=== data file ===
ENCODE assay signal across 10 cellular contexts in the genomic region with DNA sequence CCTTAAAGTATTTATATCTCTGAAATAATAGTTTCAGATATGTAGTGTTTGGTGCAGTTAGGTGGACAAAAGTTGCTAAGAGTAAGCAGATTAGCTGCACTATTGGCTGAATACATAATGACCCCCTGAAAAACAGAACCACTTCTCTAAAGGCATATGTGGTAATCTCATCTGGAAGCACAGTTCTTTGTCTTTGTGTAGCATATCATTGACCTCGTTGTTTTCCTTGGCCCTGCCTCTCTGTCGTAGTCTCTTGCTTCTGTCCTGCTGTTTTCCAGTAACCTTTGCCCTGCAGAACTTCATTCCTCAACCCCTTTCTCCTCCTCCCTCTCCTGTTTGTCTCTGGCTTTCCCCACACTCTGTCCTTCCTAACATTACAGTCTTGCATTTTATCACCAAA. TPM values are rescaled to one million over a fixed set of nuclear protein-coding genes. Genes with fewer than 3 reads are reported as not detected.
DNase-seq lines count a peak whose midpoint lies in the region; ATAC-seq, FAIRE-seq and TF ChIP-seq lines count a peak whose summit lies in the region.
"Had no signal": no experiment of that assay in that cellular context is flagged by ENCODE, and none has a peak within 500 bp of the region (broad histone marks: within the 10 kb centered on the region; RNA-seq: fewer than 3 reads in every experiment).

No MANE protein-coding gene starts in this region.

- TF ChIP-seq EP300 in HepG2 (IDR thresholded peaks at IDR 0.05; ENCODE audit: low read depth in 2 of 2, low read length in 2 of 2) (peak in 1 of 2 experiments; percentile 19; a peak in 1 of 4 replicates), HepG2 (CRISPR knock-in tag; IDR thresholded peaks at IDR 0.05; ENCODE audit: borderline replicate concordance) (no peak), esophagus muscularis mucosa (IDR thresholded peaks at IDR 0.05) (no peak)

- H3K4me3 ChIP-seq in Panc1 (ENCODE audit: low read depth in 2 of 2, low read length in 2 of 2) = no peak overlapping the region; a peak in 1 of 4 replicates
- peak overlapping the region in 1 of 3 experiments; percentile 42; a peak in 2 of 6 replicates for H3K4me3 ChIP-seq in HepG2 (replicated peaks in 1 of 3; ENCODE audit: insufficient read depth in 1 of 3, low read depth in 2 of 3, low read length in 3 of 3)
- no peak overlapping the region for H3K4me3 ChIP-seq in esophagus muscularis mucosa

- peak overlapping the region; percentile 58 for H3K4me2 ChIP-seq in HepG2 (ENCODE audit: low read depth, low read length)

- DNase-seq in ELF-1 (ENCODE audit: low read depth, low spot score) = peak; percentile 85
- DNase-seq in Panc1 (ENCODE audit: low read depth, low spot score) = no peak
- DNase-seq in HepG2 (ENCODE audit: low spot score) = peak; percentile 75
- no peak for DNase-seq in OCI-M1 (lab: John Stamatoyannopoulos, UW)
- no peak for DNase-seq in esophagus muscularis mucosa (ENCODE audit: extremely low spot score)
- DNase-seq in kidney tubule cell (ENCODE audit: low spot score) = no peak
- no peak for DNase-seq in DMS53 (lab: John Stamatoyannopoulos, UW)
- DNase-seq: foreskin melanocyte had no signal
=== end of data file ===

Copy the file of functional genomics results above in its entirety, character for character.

ENCODE assay signal across 10 cellular contexts in the genomic region with DNA sequence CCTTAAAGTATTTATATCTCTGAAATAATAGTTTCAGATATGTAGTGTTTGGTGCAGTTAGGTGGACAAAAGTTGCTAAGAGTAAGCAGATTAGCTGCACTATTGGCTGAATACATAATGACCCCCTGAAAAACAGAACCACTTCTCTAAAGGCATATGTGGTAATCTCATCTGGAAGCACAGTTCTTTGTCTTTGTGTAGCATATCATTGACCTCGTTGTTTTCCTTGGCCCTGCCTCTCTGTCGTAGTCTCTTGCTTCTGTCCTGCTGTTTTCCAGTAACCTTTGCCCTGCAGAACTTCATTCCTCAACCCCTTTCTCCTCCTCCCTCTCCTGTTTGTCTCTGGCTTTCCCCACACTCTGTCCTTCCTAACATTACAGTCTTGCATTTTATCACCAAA. TPM values are rescaled to one million over a fixed set of nuclear protein-coding genes. Genes with fewer than 3 reads are reported as not detected.
DNase-seq lines count a peak whose midpoint lies in the region; ATAC-seq, FAIRE-seq and TF ChIP-seq lines count a peak whose summit lies in the region.
"Had no signal": no experiment of that assay in that cellular context is flagged by ENCODE, and none has a peak within 500 bp of the region (broad histone marks: within the 10 kb centered on the region; RNA-seq: fewer than 3 reads in every experiment).

No MANE protein-coding gene starts in this region.

- TF ChIP-seq EP300 in HepG2 (IDR thresholded peaks at IDR 0.05; ENCODE audit: low read depth in 2 of 2, low read length in 2 of 2) (peak in 1 of 2 experiments; percentile 19; a peak in 1 of 4 replicates), HepG2 (CRISPR knock-in tag; IDR thresholded peaks at IDR 0.05; ENCODE audit: borderline replicate concordance) (no peak), esophagus muscularis mucosa (IDR thresholded peaks at IDR 0.05) (no peak)

- H3K4me3 ChIP-seq in Panc1 (ENCODE audit: low read depth in 2 of 2, low read length in 2 of 2) = no peak overlapping the region; a peak in 1 of 4 replicates
- peak overlapping the region in 1 of 3 experiments; percentile 42; a peak in 2 of 6 replicates for H3K4me3 ChIP-seq in HepG2 (replicated peaks in 1 of 3; ENCODE audit: insufficient read depth in 1 of 3, low read depth in 2 of 3, low read length in 3 of 3)
- no peak overlapping the region for H3K4me3 ChIP-seq in esophagus muscularis mucosa

- peak overlapping the region; percentile 58 for H3K4me2 ChIP-seq in HepG2 (ENCODE audit: low read depth, low read length)

- DNase-seq in ELF-1 (ENCODE audit: low read depth, low spot score) = peak; percentile 85
- DNase-seq in Panc1 (ENCODE audit: low read depth, low spot score) = no peak
- DNase-seq in HepG2 (ENCODE audit: low spot score) = peak; percentile 75
- no peak for DNase-seq in OCI-M1 (lab: John Stamatoyannopoulos, UW)
- no peak for DNase-seq in esophagus muscularis mucosa (ENCODE audit: extremely low spot score)
- DNase-seq in kidney tubule cell (ENCODE audit: low spot score) = no peak
- no peak for DNase-seq in DMS53 (lab: John Stamatoyannopoulos, UW)
- DNase-seq: foreskin melanocyte had no signal